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    Payers, not states, often dictate non-physicians’ authority, reimbursement

    This article is part of an ongoing series from the American Association of Clinical Urologists (AACU), based on a partnership between the AACU and Urology Times. Articles are designed to provide updates on legislative processes and issues affecting urologists. We welcome your comments and suggestions about topics for future articles. Contact the AACU government affairs office at 847-517-1050 or [email protected] for more information.

    The aging population and an expected influx of 30 million newly insured Americans have raised concerns about provider shortages and bolstered efforts to expand the role of advanced practice practitioners (APPs) in the delivery of patient care. Unsatisfied with collaborative teams led by physicians that empower APPs and promote patient safety, organizations representing nurse practitioners, for one, are seizing this opportunity to increase the number of states where they practice without supervision.


    The vast expansion of legal authority required to achieve this end has already been granted in 18 states and the District of Columbia, where nurse practitioner scope of practice laws permit independent practice. Legislators in California, Michigan, and Nevada have considered bills in recent months to similarly allow non-physicians to provide care without any oversight, essentially removing the doctor from the doctor-patient relationship.


    Policymakers and the health care community would be wise to urge restraint.


    A growing body of evidence suggests that scope of practice laws, in and of themselves, do not prevent APPs from practicing to the full extent of their education and training. Rather, public and private payers’ reimbursement policies are more often cited as the reason that APPs have not attained personal and professional goals, according to an article in the National Institute for Health Care Reform’s Research Brief (Feb. 2013; www.nihcr.org/PCP-Workforce-NPs). Both “independent” and “supervised” nurse practitioners seeking credentialing as primary care providers are growing frustrated by insurers’ inaction. A recent American Journal of Nursing article cites a National Nursing Centers Consortium study that found nearly half of major U.S. managed care organizations didn't credential nurse practitioners as primary care providers (Am J Nurs 2013; 113:16-7).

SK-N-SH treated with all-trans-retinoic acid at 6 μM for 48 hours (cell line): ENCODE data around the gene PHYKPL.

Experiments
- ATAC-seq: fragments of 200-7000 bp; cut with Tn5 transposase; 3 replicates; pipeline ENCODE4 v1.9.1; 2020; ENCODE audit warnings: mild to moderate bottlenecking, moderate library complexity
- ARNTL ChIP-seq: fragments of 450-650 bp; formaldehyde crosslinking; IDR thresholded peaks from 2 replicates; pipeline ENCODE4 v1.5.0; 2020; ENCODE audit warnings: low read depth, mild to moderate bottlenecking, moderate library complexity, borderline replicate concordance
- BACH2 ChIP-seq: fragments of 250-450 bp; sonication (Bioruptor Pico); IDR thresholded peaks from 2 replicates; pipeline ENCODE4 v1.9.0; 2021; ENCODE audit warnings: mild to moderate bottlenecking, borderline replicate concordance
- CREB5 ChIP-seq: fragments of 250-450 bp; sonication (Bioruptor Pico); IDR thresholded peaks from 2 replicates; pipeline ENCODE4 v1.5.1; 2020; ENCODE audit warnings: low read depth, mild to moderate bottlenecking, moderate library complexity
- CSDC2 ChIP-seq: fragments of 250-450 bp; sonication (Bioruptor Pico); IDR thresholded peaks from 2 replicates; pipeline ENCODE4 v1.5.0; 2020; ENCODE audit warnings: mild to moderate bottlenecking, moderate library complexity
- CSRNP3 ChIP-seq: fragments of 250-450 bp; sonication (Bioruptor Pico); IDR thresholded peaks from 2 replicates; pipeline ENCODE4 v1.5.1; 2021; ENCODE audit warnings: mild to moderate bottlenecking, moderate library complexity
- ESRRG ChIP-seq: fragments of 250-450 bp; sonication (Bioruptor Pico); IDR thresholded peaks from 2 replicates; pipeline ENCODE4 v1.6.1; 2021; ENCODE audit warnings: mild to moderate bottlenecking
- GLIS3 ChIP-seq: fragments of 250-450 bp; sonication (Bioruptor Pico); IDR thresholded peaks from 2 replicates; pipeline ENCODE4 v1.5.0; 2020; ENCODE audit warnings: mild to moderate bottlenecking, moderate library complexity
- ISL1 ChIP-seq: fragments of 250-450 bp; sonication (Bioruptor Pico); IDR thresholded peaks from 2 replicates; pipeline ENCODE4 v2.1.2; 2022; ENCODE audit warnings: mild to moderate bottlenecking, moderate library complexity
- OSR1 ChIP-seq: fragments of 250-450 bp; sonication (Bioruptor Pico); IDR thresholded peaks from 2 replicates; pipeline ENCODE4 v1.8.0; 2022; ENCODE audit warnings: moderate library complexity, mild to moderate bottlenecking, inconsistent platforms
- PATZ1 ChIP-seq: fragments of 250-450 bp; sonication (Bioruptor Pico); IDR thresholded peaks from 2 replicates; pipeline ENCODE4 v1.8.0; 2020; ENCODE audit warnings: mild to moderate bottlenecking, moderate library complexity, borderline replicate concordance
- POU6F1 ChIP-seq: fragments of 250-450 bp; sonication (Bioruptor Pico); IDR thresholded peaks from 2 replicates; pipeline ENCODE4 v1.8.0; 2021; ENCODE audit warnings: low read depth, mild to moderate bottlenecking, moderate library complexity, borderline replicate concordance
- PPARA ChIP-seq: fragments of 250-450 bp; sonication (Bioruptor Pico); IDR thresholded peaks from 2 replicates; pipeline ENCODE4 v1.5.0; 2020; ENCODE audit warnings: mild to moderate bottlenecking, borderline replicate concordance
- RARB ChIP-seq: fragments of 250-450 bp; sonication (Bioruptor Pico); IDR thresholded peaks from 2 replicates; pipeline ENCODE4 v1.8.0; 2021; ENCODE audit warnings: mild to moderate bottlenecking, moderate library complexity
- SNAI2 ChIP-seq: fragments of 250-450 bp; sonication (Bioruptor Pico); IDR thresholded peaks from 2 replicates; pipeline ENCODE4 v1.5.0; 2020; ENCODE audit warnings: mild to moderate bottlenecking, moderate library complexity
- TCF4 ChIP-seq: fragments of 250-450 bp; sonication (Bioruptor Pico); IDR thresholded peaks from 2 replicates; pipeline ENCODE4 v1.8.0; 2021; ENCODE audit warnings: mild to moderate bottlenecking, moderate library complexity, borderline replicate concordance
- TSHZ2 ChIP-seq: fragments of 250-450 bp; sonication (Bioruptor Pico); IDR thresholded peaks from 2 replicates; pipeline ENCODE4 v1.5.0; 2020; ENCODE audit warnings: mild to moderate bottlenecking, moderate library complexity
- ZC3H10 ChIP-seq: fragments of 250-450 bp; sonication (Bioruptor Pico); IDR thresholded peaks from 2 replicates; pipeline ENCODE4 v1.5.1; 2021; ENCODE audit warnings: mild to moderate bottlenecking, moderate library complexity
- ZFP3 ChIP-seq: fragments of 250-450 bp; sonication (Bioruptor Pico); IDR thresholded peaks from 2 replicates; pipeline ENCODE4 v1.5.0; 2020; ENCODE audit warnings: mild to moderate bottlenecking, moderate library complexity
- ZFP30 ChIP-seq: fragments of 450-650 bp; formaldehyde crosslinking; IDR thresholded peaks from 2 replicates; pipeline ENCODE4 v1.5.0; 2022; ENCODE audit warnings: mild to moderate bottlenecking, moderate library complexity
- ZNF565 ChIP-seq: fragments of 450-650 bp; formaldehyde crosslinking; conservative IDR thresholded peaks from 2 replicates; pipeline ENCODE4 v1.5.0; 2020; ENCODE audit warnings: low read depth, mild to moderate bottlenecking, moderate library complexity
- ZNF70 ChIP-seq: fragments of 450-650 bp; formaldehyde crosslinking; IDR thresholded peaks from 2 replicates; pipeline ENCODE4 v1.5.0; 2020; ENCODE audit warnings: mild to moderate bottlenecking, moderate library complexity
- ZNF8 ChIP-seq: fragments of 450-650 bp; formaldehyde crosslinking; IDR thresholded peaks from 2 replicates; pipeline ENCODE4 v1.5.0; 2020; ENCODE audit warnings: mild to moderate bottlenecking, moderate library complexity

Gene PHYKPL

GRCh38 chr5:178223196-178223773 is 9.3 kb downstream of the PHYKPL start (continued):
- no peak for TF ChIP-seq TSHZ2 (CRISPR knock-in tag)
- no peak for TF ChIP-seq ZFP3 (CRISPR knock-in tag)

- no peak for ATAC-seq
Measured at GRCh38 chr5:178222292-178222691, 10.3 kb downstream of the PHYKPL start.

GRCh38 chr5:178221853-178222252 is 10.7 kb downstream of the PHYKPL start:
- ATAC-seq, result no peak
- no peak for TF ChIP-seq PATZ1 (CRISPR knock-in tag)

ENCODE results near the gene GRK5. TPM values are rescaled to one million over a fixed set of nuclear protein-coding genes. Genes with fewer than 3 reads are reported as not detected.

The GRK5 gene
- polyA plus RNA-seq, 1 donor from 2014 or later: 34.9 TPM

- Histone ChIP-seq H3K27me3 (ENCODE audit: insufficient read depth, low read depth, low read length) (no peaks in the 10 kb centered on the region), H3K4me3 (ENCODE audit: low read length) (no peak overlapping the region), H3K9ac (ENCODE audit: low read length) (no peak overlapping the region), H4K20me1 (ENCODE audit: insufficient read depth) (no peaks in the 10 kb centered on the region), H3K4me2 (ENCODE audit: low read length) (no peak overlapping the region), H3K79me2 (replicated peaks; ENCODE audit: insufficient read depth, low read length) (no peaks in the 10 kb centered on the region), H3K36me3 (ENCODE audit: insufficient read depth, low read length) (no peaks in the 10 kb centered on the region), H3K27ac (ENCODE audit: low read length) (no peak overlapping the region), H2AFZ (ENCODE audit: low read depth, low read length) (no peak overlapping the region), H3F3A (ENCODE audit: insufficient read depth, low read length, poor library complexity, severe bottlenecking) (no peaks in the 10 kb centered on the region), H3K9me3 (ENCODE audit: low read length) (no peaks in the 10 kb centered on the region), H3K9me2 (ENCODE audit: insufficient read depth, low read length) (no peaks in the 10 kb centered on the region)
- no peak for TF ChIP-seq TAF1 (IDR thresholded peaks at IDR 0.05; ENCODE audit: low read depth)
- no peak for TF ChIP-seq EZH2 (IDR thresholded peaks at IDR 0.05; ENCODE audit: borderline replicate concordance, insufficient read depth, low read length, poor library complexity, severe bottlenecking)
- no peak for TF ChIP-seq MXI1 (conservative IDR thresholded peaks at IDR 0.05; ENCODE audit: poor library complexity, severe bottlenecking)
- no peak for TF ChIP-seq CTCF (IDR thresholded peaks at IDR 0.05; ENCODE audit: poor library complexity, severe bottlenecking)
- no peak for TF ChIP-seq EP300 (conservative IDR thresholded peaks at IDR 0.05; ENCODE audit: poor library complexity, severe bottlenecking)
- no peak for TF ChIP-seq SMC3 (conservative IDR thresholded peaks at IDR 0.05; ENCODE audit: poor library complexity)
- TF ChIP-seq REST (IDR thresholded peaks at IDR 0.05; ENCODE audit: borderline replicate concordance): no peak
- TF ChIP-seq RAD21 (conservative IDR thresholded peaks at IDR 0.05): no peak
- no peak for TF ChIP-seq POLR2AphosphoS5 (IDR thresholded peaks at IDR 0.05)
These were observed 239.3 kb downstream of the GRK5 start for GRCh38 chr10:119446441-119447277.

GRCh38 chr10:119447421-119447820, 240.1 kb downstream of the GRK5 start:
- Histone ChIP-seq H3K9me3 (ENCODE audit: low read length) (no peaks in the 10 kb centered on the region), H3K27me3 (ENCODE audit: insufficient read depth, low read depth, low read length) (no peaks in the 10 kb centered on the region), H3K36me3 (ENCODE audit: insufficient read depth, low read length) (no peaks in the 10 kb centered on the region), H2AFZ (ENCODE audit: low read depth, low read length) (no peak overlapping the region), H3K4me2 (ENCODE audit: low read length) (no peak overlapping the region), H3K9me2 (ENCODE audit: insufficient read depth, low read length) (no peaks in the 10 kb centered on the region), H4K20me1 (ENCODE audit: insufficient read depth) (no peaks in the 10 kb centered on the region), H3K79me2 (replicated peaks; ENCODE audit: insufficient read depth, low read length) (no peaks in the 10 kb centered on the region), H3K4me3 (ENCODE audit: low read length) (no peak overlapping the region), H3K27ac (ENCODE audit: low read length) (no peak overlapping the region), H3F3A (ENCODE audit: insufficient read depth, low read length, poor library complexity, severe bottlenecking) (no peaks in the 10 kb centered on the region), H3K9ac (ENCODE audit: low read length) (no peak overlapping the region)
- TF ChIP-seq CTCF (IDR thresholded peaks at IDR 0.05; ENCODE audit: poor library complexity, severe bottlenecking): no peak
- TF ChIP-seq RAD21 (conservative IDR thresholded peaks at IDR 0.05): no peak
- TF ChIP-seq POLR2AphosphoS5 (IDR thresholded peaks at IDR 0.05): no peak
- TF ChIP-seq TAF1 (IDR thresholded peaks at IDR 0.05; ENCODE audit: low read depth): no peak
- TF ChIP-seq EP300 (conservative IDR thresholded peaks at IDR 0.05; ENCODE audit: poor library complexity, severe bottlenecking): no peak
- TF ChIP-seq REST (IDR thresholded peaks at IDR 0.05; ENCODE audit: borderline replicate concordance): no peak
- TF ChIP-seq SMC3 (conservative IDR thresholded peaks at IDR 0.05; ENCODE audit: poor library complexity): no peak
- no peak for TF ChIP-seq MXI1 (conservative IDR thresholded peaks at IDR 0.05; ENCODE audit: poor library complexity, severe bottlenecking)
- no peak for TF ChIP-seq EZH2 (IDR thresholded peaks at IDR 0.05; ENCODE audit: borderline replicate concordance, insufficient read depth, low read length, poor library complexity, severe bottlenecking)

APPs argue that patients deserve to choose whether to receive health care from a physician or non-physician provider in the interest of cost savings. Therefore, states and payers should amend laws and policies to make it possible for them to achieve practice independence and success in the marketplace. As of today, however, a significant majority of Americans qualified to participate in health insurance marketplaces are not willing to see a nurse practitioner instead of a physician just to save money. Management consulting firm Accenture found that barely 41% of retail health care consumers would chose a limited license provider for routine care to cut costs.


    What’s more, any immediate savings achieved by states authorizing APPs to practice independently and to run their own medical practices will be mitigated by the inevitable next step—payment equality. Some states already pay nurses the same rates as they pay physicians for Medicaid services and the Institute of Medicine recommended that Congress apply enhanced primary care payments mandated by the Affordable Care Act equally, irrespective of training and education. Legislators in Oregon are considering a bill (House Bill 2902) that requires private insurers to pay independent nurse practitioners and physician assistants at the same rate they would pay doctors for the same services. The measure is on the verge of passage in the Beaver State, having failed the past three times it was considered.


    A one-size-fits-all mentality pervades both the scope of practice expansion and pay equity issues. Physicians must be prepared to add nuance to these discussions in a sensitive manner. After all, APPs who specialize in urologic care require different skills and supervision, perhaps, than those in primary care. Amid cries of “equal pay for equal work,” one must gently remind equally dedicated colleagues that a physician’s “work” includes more than 10,000 hours of medical education and training, compared to less than 1,000 hours mandated for nurses.


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